Chris Matthews And Ex-Defense Secretary Burst Into Laughter Over Trump’s Insanely Short Workday

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MSNBC’s Chris Matthews and former Secretary of Defense Leon Panetta couldn’t help but burst into laughter on Wednesday while discussing Donald Trump’s insanely light workday, which reportedly starts as late as 11:00 a.m.

During the exchange with Panetta, Matthews said it’s not the infamous 3 a.m. phone call that we have to worry about with Trump as president; it’s the 10 a.m. phone call when the Oval Office still stands empty.

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A portion of their discussion:

MATTHEWS: Earlier this week, Axios reported that the president isn’t spending as much time in the Oval Office as most presidents do. He’s starting his official day much later than earlier presidents, around 11. This is for more, quote, executive time which means TV and Twitter time alone in the residence. What do you make? I mean, suppose — I was kidding last night. It’s not the 3:00 A.M. phone call you worry about, it’s the 10:00 A.M. phone call. Where’s the president? He doesn’t even come downstairs to meet people because he’s watching Fox and Friends and god knows what else and twittering? I don’t know. You’ve got nobody like this, I know, but go ahead.

 

PANETTA: You know, based on my experience, usually you set up a schedule to kind of fit the president’s rhythm and make sure that, you know, he can — he can basically do some of the things he needs to do in order to handle the responsibilities of that office, but we’re looking at a schedule that at least on paper and as reported runs from 11 to 4:15 in the Oval Office and, you know, my concern is that there are just too many issues that confront this president, any president during the day and whether or not they’ve worked out a way to ensure that the president is made aware of these issues in the middle of this kind of schedule is what concerns me.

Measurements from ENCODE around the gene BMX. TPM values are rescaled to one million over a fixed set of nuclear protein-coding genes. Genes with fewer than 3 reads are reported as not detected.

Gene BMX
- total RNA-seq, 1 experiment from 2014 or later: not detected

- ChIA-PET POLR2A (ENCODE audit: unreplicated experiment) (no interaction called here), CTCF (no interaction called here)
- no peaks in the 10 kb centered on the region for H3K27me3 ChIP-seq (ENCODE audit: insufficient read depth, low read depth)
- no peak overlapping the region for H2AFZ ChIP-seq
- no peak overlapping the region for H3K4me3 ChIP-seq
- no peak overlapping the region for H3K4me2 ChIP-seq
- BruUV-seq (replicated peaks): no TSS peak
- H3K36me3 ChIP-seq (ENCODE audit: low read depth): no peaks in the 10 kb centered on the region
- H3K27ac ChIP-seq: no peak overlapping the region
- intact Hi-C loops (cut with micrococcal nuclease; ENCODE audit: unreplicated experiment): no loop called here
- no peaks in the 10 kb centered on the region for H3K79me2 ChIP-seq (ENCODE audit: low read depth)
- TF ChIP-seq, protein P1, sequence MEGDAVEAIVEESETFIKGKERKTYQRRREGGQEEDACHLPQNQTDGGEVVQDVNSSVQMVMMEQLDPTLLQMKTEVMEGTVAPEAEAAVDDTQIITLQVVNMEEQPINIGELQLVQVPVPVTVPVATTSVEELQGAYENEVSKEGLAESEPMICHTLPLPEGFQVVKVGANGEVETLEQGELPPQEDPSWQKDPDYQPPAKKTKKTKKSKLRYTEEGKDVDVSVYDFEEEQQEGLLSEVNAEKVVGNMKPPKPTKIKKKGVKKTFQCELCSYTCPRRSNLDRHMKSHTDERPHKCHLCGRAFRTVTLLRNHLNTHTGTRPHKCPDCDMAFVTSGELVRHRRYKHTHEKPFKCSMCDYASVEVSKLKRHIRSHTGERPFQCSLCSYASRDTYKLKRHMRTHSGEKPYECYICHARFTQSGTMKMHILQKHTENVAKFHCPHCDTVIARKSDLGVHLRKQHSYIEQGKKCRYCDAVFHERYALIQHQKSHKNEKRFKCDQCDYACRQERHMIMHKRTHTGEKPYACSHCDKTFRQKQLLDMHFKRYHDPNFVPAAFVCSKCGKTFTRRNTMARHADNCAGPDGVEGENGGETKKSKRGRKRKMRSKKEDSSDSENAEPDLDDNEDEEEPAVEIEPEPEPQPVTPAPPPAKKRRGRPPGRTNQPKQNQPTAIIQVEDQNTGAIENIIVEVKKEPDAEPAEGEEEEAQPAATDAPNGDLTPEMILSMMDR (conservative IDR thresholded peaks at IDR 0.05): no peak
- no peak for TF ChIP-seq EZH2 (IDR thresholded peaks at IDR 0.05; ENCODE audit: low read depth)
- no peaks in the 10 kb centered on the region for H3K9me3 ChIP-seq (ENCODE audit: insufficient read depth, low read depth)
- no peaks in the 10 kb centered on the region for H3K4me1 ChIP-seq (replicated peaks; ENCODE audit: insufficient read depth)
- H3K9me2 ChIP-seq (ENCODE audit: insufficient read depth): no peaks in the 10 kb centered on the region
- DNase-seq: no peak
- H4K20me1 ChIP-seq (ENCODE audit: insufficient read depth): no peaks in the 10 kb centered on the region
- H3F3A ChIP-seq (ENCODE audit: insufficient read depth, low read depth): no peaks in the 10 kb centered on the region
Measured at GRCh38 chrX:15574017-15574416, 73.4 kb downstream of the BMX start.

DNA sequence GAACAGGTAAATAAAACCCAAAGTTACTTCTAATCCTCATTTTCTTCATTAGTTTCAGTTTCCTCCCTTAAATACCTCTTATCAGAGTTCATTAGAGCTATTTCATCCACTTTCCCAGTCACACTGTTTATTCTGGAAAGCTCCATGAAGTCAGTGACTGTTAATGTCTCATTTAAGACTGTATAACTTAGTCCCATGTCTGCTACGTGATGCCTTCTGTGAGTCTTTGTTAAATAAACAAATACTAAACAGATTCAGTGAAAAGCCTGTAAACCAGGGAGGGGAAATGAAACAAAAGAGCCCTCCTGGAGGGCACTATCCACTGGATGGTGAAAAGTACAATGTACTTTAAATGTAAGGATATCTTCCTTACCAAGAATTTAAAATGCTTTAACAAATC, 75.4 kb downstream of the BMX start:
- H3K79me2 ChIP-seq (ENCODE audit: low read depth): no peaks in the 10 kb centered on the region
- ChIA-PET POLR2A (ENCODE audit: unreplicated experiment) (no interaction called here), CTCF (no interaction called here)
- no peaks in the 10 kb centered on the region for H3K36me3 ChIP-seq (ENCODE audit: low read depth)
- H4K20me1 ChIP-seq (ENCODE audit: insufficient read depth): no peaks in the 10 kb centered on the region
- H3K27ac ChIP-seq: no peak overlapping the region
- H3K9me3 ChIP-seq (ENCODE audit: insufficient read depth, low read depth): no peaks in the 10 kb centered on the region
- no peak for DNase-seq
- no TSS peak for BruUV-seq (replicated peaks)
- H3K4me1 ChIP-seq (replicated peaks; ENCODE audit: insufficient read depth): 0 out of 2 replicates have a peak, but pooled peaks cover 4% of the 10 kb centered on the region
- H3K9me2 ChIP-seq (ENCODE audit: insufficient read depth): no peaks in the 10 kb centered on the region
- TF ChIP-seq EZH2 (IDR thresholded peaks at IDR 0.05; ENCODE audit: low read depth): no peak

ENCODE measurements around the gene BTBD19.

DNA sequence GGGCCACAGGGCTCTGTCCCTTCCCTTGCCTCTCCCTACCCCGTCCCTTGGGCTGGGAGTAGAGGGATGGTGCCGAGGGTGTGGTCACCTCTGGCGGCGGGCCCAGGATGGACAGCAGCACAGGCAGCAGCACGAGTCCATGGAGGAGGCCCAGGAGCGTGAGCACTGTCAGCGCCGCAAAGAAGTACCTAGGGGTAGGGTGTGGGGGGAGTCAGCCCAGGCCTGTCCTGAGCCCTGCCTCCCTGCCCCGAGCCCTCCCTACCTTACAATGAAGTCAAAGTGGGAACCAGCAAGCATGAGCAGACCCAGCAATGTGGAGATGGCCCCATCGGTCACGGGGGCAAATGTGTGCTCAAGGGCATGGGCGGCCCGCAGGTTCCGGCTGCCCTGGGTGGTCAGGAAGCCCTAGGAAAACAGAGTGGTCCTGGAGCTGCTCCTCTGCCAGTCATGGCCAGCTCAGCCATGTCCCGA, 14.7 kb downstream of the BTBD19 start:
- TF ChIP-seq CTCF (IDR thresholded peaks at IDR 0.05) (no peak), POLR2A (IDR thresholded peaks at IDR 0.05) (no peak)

The fact that the President of the United States – the most powerful person on the face of the earth – is still in bed watching cable news and trolling on social media at 11:00 am is unprecedented.

As Jason Easley noted a few days ago, Barack Obama would be in the Oval Office each day no later than 9 a.m., after completing his morning workout. He would often work late into the night or early-morning hours. George W. Bush typically showed up for work at 6:45 a.m.

But it’s not just previous presidents Trump fails to measure up to. Most working Americans are prepping for their lunch breaks by the time this president even decides to roll out of bed and punch in for the day.

If it has felt like the U.S. government has been asleep at the wheel for the past year, it’s because it quite literally has been.